Q: Cheet-o’s

Question 1 

How did the maker os-l300f Cheetos come up with that name?

Origin of my question: My girl friends and I took a day trip to Washington, D.C., and two of us came across an empty Cheetos bag on the ground coming out of the metro. I said, “Cheeeeetos! Wait, how the hell did they come up with that name?” My friend just laughed at me!

The “mascot” of the brand is a cheetah. Okay, cheetah-cheetos, I can understand that. Did the maker go through each vowel sound in the English alphabet saying, “cheet-as, cheet-ees, cheet-ihs, cheet-os, cheetos, that works! Cheetos” ?

My friend laughed at me, again (this must be the thing to do or something), and said, “I like the way your brain works.”

So I googled it when I got home. It was a little past midnight and I am curled up on the couch with my fluffy mutt dog, and my eyes are glued to a Huffington Post71a266bedba3baaf8da73e2a24635f5d article titled, “Everything You Didn’t Know About Cheetos” (such a reliable source, I know). This website did not tell me much that was interesting except “Cheetos make a good tinder for a fire, even better than Doritos” because they are primarily made of “hydrocarbons and fat.” Makes sense.

I keep scrolling through Google; Food History  tells me that Cheetos were made by the same man who made Fritos, Charles Elmer Doolin, which gives me a hunch that his name inspiration did not fall too far from his original idea—Cheetos are simply cheese-covered Fritos, shaped differently, with a slightly lighter composition to allow the snack to not go stale as quickly (which was the original intention; he wanted to provide those serving in the military with a snack that did not expire).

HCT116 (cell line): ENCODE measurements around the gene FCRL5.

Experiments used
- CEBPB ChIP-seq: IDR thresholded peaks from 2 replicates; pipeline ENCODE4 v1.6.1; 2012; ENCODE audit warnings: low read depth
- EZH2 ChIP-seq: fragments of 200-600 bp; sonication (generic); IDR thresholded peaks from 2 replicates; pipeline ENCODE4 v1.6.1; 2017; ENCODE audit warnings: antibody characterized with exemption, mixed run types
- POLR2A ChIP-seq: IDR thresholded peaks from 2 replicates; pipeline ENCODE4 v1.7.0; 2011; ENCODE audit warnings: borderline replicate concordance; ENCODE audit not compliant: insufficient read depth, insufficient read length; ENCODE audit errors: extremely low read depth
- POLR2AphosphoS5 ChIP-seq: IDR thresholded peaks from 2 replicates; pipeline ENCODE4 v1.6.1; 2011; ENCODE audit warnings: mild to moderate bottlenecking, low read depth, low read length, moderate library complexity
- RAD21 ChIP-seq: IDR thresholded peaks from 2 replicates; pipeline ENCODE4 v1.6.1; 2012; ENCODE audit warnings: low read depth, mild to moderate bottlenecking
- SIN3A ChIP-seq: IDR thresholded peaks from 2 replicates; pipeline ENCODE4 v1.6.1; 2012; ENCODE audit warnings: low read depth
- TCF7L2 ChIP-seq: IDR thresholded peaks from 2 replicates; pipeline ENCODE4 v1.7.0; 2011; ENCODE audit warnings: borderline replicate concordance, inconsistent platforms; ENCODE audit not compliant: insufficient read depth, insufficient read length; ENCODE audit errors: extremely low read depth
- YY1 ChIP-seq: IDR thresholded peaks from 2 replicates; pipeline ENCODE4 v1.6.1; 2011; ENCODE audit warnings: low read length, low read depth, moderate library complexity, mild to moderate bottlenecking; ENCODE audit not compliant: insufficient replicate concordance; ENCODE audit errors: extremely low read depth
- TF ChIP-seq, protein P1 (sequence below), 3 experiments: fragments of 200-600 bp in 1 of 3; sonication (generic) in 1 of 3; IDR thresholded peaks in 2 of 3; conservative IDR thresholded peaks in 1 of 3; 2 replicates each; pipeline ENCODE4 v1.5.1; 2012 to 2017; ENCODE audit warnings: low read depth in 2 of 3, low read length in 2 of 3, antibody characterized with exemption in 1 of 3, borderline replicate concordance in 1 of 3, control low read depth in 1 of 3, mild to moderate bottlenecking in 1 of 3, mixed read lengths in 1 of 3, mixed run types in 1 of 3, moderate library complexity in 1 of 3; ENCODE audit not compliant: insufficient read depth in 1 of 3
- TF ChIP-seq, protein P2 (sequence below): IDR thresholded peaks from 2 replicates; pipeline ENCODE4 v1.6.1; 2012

Maybe the creating name “Cheetos” did not involve the author spitting out a progression of English vowel sounds, but this idea still gave my best friend and I a great belly laugh, and lingering stares from D.C. strangers.

Charles Elmer Doolin, your Fritos-Cheetos name duo is not as clever as I hoped it to be, but yet it still represents how much the human brain can rely on previous experiences for inspiration.

Curiosity killed.

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photo credit: ( https://www.google.com/search?q=chester+cheetah&rlz=1C1CHBF_enUS741US741&source=lnms&tbm=isch&sa=X&ved=0ahUKEwjMpKiVz-vTAhVH74MKHQUJDIsQ_AUIBigB&biw=1280&bih=614#tbm=isch&q=chester+cheetah+thinking&imgrc=nD6cscLl3lYdPM: )

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